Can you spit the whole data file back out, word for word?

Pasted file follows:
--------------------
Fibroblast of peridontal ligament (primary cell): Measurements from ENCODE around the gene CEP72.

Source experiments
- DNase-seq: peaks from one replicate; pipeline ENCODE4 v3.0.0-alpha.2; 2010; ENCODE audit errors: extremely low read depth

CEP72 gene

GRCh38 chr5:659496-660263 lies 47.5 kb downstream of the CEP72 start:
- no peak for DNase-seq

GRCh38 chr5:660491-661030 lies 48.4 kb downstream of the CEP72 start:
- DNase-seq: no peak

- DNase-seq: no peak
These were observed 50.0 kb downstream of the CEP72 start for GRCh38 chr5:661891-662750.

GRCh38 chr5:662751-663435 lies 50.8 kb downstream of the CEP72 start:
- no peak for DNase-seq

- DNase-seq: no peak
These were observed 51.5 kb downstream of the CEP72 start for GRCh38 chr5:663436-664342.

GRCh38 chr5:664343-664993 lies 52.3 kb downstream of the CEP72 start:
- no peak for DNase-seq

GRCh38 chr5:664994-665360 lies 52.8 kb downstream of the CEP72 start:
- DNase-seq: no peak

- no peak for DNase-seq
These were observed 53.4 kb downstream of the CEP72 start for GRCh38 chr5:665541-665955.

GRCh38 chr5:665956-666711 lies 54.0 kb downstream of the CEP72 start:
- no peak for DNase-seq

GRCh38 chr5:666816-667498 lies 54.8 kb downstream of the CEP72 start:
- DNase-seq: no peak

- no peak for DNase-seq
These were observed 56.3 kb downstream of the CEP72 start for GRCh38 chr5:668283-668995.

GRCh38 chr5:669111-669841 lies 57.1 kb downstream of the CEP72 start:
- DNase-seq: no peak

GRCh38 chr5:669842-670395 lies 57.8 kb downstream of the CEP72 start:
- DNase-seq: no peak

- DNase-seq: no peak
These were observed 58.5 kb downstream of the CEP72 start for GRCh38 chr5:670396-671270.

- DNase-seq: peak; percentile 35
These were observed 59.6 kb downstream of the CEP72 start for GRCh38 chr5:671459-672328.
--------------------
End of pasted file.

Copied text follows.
Fibroblast of peridontal ligament (primary cell): Measurements from ENCODE around the gene CEP72.

Source experiments
- DNase-seq: peaks from one replicate; pipeline ENCODE4 v3.0.0-alpha.2; 2010; ENCODE audit errors: extremely low read depth

CEP72 gene

GRCh38 chr5:659496-660263 lies 47.5 kb downstream of the CEP72 start:
- no peak for DNase-seq

GRCh38 chr5:660491-661030 lies 48.4 kb downstream of the CEP72 start:
- DNase-seq: no peak

- DNase-seq: no peak
These were observed 50.0 kb downstream of the CEP72 start for GRCh38 chr5:661891-662750.

GRCh38 chr5:662751-663435 lies 50.8 kb downstream of the CEP72 start:
- no peak for DNase-seq

- DNase-seq: no peak
These were observed 51.5 kb downstream of the CEP72 start for GRCh38 chr5:663436-664342.

GRCh38 chr5:664343-664993 lies 52.3 kb downstream of the CEP72 start:
- no peak for DNase-seq

GRCh38 chr5:664994-665360 lies 52.8 kb downstream of the CEP72 start:
- DNase-seq: no peak

- no peak for DNase-seq
These were observed 53.4 kb downstream of the CEP72 start for GRCh38 chr5:665541-665955.

GRCh38 chr5:665956-666711 lies 54.0 kb downstream of the CEP72 start:
- no peak for DNase-seq

GRCh38 chr5:666816-667498 lies 54.8 kb downstream of the CEP72 start:
- DNase-seq: no peak

- no peak for DNase-seq
These were observed 56.3 kb downstream of the CEP72 start for GRCh38 chr5:668283-668995.

GRCh38 chr5:669111-669841 lies 57.1 kb downstream of the CEP72 start:
- DNase-seq: no peak

GRCh38 chr5:669842-670395 lies 57.8 kb downstream of the CEP72 start:
- DNase-seq: no peak

- DNase-seq: no peak
These were observed 58.5 kb downstream of the CEP72 start for GRCh38 chr5:670396-671270.

- DNase-seq: peak; percentile 35
These were observed 59.6 kb downstream of the CEP72 start for GRCh38 chr5:671459-672328.